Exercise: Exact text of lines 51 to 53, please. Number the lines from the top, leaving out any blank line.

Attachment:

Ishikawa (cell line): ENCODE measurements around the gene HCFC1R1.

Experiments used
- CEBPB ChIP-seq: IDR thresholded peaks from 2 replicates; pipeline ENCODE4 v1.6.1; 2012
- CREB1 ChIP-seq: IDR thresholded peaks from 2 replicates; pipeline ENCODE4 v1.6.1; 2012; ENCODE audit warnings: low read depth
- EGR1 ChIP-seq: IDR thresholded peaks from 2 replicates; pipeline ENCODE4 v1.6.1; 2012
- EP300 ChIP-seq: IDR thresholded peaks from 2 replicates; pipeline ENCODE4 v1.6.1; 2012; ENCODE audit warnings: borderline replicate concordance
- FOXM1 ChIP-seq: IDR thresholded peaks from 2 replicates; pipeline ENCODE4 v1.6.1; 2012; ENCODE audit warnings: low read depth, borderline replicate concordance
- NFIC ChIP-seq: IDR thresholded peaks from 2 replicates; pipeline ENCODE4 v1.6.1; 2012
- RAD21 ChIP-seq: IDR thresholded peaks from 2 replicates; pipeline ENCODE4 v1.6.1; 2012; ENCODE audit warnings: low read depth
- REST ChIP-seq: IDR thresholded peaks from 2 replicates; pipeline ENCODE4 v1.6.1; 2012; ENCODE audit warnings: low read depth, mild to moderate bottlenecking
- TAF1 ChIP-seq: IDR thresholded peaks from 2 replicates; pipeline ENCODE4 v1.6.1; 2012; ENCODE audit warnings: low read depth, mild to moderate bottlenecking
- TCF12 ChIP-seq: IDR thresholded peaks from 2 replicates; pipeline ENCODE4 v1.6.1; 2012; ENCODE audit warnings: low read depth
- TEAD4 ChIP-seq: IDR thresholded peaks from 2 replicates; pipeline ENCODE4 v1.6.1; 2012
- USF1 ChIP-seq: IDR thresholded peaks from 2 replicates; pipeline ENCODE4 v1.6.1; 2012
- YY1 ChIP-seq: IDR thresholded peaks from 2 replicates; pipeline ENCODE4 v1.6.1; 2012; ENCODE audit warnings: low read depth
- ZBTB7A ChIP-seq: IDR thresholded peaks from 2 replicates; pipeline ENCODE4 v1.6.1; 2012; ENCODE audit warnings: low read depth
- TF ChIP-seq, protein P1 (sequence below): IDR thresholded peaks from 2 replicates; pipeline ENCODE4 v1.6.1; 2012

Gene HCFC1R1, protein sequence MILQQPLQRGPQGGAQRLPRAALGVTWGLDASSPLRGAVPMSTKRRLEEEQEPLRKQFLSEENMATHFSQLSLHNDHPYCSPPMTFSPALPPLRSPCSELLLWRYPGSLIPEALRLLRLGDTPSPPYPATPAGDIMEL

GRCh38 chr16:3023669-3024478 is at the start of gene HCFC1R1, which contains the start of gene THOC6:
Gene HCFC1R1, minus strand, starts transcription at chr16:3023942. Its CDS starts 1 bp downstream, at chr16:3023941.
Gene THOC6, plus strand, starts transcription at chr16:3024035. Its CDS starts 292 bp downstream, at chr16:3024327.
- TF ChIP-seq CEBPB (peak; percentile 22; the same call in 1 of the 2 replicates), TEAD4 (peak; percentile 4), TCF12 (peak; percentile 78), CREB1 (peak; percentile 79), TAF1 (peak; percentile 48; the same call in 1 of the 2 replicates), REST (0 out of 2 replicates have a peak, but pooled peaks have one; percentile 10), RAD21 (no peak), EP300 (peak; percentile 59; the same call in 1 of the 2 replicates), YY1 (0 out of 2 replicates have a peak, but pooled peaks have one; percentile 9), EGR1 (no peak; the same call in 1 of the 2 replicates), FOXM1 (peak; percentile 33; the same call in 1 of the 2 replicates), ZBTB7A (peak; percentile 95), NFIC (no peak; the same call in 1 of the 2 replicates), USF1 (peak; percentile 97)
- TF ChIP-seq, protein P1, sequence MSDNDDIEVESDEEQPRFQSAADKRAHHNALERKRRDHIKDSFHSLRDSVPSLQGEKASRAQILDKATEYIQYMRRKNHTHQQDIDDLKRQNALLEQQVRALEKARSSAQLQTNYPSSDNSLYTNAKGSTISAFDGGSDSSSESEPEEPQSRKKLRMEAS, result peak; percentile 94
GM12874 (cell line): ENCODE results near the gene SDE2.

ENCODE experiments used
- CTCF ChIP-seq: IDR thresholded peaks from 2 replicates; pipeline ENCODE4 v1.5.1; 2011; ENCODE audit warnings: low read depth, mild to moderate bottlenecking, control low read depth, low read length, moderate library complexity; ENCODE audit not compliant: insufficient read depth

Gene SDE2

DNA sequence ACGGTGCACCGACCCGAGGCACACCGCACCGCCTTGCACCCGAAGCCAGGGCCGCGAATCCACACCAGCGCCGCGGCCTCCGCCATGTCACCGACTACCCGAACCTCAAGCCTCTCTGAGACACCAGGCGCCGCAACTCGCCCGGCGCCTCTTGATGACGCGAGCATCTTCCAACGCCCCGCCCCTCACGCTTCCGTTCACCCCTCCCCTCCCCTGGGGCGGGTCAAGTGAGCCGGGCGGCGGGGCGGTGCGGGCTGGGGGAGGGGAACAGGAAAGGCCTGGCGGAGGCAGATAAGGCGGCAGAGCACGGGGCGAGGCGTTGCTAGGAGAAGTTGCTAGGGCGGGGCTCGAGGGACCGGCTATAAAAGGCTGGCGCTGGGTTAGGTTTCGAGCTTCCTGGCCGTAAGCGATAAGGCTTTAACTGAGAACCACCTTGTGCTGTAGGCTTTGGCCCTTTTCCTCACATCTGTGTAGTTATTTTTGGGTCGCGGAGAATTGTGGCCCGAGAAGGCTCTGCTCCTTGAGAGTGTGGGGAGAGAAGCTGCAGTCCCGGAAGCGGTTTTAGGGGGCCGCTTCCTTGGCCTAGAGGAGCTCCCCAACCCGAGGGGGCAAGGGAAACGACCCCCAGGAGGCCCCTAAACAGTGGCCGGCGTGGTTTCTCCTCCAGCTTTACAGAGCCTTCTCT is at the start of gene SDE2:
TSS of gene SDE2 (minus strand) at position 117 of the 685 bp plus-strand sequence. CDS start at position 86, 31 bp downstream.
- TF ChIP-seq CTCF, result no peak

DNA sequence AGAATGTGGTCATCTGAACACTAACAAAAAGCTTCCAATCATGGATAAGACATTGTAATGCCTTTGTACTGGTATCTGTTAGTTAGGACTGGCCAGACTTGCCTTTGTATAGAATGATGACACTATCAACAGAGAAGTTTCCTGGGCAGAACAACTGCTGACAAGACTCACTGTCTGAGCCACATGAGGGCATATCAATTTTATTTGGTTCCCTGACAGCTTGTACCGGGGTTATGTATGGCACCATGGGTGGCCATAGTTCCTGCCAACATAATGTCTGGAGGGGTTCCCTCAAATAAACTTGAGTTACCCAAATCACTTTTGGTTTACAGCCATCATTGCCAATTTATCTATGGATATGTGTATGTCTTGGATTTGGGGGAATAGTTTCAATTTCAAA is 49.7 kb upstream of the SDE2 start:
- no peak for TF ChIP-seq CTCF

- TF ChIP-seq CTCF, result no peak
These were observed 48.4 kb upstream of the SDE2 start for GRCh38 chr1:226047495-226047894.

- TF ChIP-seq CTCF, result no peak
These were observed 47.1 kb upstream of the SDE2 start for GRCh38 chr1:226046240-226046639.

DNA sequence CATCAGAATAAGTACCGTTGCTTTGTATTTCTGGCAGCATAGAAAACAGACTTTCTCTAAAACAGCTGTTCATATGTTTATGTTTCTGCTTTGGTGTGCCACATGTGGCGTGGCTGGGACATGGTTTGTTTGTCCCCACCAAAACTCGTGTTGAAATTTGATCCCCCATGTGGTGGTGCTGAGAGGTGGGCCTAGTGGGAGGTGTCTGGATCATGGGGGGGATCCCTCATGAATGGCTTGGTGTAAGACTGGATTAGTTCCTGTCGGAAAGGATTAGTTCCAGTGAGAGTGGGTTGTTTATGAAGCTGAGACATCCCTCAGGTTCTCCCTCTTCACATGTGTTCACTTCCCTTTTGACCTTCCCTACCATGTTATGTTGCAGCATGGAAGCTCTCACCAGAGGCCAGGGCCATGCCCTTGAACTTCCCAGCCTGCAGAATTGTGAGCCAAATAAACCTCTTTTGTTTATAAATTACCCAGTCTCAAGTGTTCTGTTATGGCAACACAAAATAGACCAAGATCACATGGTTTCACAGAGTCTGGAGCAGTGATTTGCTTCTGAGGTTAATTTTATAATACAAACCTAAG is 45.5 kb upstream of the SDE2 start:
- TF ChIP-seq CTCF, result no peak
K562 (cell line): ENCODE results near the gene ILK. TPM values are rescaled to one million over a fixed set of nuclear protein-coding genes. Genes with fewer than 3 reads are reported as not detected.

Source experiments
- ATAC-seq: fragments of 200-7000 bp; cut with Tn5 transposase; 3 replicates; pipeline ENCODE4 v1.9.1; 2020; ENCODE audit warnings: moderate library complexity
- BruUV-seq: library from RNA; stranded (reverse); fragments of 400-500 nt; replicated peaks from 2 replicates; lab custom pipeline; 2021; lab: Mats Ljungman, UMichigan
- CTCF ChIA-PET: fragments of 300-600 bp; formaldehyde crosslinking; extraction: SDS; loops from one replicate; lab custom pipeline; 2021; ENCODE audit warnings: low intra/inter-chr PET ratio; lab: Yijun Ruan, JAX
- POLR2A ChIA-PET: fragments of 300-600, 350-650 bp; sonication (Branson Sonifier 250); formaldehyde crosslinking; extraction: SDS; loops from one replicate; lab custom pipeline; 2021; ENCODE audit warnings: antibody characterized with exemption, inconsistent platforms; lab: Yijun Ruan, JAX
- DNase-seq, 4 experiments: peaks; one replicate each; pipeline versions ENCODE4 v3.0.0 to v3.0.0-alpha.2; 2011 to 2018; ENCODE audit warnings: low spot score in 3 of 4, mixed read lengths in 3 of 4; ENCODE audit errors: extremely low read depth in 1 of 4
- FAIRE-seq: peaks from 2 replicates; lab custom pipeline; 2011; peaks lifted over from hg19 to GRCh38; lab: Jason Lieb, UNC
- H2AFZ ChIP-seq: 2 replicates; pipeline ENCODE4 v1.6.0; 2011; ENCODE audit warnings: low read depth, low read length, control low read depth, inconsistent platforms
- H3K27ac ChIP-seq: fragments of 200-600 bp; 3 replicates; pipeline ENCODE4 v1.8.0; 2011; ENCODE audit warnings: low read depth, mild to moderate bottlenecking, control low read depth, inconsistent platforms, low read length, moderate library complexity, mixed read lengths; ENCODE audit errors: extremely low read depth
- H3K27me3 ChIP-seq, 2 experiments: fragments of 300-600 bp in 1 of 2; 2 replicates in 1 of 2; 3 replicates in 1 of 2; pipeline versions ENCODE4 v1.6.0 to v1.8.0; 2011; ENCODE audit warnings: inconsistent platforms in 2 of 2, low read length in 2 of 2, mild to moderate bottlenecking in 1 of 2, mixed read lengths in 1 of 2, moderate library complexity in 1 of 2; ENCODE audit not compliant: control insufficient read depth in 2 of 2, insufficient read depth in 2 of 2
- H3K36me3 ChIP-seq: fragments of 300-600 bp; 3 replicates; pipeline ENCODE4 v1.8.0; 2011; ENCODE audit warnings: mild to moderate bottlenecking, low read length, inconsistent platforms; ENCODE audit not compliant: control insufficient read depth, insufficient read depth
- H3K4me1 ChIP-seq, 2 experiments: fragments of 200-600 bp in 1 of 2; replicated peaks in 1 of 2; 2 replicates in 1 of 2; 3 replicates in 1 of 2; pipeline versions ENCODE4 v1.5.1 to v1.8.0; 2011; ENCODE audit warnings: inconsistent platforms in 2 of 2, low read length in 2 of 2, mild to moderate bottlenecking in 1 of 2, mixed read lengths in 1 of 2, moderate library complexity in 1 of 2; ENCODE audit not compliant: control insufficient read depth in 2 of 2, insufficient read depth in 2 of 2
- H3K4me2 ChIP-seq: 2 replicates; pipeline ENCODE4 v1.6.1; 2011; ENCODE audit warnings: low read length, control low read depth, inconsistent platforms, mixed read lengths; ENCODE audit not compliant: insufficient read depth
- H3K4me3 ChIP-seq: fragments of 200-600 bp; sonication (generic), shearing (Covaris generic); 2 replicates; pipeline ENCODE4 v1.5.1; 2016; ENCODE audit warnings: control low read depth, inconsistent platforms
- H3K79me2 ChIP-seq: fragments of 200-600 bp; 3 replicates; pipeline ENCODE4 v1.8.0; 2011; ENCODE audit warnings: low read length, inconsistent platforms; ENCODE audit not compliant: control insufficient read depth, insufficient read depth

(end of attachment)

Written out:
- H3K4me1 ChIP-seq, 2 experiments: fragments of 200-600 bp in 1 of 2; replicated peaks in 1 of 2; 2 replicates in 1 of 2; 3 replicates in 1 of 2; pipeline versions ENCODE4 v1.5.1 to v1.8.0; 2011; ENCODE audit warnings: inconsistent platforms in 2 of 2, low read length in 2 of 2, mild to moderate bottlenecking in 1 of 2, mixed read lengths in 1 of 2, moderate library complexity in 1 of 2; ENCODE audit not compliant: control insufficient read depth in 2 of 2, insufficient read depth in 2 of 2
- H3K4me2 ChIP-seq: 2 replicates; pipeline ENCODE4 v1.6.1; 2011; ENCODE audit warnings: low read length, control low read depth, inconsistent platforms, mixed read lengths; ENCODE audit not compliant: insufficient read depth
- H3K4me3 ChIP-seq: fragments of 200-600 bp; sonication (generic), shearing (Covaris generic); 2 replicates; pipeline ENCODE4 v1.5.1; 2016; ENCODE audit warnings: control low read depth, inconsistent platforms